The Truth about Travel: The Growth of Ecotourism

Monkeys in the Amazon Courtesy of Angelo DeSantis/ Flickr Creative Commons

Monkeys in the Amazon Courtesy of Angelo DeSantis/ Flickr Creative Commons

From the dense, green rainforests of Costa Rica, to the humid, lively Amazon of South America, to the hot deserts of Kenya, to the colorful, warm Great Barrier Reef off the coast of Australia. These natural beauties have been sites to see for generations. People travel thousands of miles to see these natural wonders of the world. And it is these sorts of natural marvels that gave rise to the movement the world now knows as ecotourism.

Ecotourism is not a new concept. For decades, people have traveled around the world looking at the beauties that this planet has to offer. John Muir, for example, ventured into the Sierra Nevada mountain range and fell in love with it so much that he put it on himself to protect the land that would later become Yosemite National Park. Though the term wasn’t coined yet, Muir’s trip into Yosemite Valley is a form of ecotourism.

Photo courtesy of Chris M Morris/ Flickr Commons

Photo courtesy of Chris M Morris/ Flickr Commons

“Ecotourism” as a word, was not thought of until July of 1983, by a man named Hector Ceballos- Lascurain.  Ceballos- Lascurain is a “Mexican architect, environmentalist, and ecotourism and cultural tourism expert.” As an architect, he designs buildings that are sustainable and are therefore better for the environment, compared to a normal building.

According to Ross Dowling, whose article on the history of ecotourism is included in the International Handbook on Ecotourism, ecotourism has grown since the mid-20th century. He says “During the 1960s increasing environmental awareness paralleled the advent of mass tourism.” Because awareness of human impacts on the environment happened simultaneously to the growth of tourism, the idea of ecotourism naturally grew into the worldwide phenomenon that it has become since.

Now, ecotourism has grown to include many different categories of travel destinations. The Global Nature Fund broke ecotourism down into three segments- nature and cultural tourism, wildlife tourism, and adventure tourism. The International Ecotourism Society also includes geotourism, which is defined as “Tourism that sustains or enhances the geographical character of a place- its environment, heritage, aesthetics, culture, and well- being of its residents.” In order to be considered “ecotourism”, these four types of trips must be centered on preserving the natural environment and the local culture.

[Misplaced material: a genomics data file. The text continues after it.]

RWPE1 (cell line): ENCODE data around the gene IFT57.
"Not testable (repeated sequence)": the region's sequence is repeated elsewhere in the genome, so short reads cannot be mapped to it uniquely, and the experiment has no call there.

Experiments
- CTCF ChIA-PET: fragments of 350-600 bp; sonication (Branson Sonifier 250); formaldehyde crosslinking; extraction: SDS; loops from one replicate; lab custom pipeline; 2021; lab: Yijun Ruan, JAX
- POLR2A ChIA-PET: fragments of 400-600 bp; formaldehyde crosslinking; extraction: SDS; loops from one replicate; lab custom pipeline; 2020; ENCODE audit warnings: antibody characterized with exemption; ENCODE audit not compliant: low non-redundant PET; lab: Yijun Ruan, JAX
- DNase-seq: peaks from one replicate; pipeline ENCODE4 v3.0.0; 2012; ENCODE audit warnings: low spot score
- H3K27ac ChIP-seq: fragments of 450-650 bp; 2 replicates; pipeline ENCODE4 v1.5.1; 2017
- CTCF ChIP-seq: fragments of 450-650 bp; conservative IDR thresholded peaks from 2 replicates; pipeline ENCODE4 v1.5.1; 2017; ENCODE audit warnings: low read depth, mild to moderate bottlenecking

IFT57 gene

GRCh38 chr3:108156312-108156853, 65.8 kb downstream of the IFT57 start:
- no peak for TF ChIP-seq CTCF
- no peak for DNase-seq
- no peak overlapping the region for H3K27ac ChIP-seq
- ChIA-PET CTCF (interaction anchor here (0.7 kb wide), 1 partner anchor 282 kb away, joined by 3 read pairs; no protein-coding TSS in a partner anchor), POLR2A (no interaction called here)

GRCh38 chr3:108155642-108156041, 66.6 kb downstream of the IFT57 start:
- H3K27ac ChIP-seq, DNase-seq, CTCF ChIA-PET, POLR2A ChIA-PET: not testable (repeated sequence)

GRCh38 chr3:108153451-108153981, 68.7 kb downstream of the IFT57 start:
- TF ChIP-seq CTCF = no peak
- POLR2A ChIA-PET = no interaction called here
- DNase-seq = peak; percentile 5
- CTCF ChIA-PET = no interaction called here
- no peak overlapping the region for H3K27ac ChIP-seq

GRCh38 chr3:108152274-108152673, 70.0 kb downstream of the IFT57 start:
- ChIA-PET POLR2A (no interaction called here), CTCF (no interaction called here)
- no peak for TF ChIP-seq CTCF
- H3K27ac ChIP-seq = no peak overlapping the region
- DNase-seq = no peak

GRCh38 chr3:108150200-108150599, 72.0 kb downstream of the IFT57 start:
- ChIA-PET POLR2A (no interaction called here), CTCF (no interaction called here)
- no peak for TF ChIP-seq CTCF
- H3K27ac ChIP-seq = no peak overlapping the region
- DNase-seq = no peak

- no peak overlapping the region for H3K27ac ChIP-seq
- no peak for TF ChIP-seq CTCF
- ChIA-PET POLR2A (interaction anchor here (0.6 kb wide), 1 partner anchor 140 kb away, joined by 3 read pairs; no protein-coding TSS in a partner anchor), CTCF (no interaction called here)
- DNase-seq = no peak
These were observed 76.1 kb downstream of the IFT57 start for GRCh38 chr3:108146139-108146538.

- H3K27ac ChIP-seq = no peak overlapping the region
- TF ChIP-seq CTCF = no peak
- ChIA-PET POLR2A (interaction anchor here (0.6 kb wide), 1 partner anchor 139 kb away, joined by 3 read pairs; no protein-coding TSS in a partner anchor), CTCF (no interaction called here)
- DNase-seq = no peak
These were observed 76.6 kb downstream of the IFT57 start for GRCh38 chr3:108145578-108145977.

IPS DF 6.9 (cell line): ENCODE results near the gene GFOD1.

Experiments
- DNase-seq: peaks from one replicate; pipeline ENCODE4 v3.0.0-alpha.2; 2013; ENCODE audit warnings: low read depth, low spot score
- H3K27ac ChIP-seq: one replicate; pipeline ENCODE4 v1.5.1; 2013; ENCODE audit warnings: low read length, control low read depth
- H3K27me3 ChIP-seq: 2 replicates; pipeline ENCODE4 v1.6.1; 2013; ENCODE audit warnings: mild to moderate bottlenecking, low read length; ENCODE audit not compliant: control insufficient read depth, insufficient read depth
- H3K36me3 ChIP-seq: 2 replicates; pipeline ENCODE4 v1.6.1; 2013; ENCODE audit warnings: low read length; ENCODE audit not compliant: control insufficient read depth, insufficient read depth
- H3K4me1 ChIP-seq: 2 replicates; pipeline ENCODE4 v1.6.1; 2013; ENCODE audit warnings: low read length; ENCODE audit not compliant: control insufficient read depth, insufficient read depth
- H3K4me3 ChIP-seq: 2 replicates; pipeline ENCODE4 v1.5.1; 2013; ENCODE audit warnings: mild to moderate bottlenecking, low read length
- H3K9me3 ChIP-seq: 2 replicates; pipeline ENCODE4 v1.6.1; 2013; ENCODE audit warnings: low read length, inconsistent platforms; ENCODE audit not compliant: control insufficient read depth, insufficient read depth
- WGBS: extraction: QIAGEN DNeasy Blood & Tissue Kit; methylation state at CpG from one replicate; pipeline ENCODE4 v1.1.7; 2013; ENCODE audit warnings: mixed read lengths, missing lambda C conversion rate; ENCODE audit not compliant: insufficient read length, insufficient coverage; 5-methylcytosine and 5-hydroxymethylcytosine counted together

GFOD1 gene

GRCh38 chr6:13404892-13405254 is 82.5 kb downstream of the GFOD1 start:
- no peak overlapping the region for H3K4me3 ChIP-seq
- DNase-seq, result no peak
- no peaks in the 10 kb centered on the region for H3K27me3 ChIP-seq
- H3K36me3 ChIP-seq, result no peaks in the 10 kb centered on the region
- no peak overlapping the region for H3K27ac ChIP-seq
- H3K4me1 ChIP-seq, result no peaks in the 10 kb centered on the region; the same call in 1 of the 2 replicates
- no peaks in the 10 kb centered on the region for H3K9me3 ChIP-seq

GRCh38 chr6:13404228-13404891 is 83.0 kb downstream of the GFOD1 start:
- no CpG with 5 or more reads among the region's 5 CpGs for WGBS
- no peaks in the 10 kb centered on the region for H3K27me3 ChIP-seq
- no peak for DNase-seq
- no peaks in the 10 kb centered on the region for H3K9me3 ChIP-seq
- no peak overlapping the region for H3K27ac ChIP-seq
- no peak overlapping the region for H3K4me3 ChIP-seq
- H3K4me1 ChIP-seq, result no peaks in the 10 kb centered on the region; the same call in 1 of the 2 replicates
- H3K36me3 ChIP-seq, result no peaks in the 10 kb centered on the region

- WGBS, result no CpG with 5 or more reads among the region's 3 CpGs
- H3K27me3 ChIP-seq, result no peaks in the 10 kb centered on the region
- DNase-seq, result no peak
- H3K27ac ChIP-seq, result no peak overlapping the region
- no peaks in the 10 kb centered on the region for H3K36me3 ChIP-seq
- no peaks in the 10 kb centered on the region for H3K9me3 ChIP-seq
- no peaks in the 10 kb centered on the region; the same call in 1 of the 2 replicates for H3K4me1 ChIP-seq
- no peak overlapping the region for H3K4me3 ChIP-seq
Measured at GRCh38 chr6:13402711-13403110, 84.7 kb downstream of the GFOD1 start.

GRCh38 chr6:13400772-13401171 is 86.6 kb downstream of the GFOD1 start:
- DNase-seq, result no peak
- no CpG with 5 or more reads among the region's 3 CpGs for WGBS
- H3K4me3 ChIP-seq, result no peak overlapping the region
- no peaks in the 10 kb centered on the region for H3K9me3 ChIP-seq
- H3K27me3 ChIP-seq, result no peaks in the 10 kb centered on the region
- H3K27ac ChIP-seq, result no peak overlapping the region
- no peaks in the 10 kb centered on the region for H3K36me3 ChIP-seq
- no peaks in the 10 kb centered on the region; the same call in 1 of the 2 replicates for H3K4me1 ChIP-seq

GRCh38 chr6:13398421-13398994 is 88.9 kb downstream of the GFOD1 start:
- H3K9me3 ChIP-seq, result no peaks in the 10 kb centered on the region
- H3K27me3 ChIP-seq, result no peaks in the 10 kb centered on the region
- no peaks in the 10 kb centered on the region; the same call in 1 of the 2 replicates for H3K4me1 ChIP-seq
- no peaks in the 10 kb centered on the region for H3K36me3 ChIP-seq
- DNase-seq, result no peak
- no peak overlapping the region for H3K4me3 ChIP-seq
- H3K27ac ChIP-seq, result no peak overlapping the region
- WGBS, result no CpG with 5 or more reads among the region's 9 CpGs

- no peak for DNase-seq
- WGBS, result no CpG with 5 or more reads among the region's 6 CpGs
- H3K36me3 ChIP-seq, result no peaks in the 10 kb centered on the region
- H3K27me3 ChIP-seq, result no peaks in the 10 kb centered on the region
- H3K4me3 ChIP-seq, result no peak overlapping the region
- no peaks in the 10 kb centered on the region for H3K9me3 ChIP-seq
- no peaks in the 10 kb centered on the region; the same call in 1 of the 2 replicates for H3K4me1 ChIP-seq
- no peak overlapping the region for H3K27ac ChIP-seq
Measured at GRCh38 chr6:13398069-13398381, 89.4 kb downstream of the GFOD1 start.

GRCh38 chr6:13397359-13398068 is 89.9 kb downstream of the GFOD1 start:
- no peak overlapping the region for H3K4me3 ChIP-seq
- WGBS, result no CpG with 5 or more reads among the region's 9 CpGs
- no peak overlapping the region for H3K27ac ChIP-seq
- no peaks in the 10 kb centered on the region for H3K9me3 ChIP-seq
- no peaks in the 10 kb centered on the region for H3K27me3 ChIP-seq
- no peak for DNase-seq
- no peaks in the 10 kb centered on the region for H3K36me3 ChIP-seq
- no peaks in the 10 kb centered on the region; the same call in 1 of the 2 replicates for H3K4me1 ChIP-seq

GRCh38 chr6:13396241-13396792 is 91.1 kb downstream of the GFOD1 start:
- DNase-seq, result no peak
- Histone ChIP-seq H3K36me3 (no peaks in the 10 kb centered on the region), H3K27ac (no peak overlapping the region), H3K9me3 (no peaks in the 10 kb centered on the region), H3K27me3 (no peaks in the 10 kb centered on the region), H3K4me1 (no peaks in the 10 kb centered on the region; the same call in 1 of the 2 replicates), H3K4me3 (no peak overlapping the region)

However, paralleling the growth of ecotourism is the growth of “greenwashing” in business. Greenwashing, as defined by Oxford Dictionary, is “Disinformation disseminated by an organization so as to present an environmentally responsible public image.” According to Green Peace, an organization that fights greenwashing, greenwashing became a phenomenon in the 1970s, around the same time that ecotourism started to become more prominent in the tourism industry. Since 2004, ecotourism grew “globally three times faster than the tourism industry as a whole” and it is this significant growth that has created competition between traditional tourism and ecotourism.

In order to make themselves more competitive, traditional tourist businesses have taken initiatives to make themselves seem greener to appeal to the travelers that are eco-minded. Thus, they “greenwash”. Deloitte, the accounting and consulting firm, performed a survey in 2008, asking 1,000 business travelers about their expectations of how green a hotel should be and how green those businesses are actually. Of the participants, 95 percent believe that hotels should be doing more green initiatives. 71 percent of participants believed that hotels are being “somewhat” green while 23 percent believe that hotels are not being green at all. A significant number of participants do not believe businesses are living up to their fullest potential when it comes to actions taken to be greener.

Many large corporation hotels offer customers the option of not having their linens washed on a daily basis. Another result of the Deloitte survey, though, showed that thirty percent of the participants had asked the cleaning service to not change their sheets and towels, but upon their return to their rooms, they found that all of their linens had been changed. This is an example of greenwashing. Another example of greenwashing, according to Jacqueline Kuehnel, is when restaurants claim to use organic food, but they do not advertise where they get their food from.

This is not the case for all large corporations. Hilton Worldwide is making a large effort in limiting their carbon production by using less water and energy.

Ecotourism has given many sectors in the tourist industry a reason to change their business models in order to be greener. It is not just the responsibility of the businesses to follow through on their green initiatives. The consumer also has the ability to pressure businesses to give them what they need to be happier. For example, hotels can offer reusable water bottles instead of plastic ones or use soap dispensers instead of bars of soap that need to be thrown out after each guest. Because in this sort of business, the customer is never wrong.

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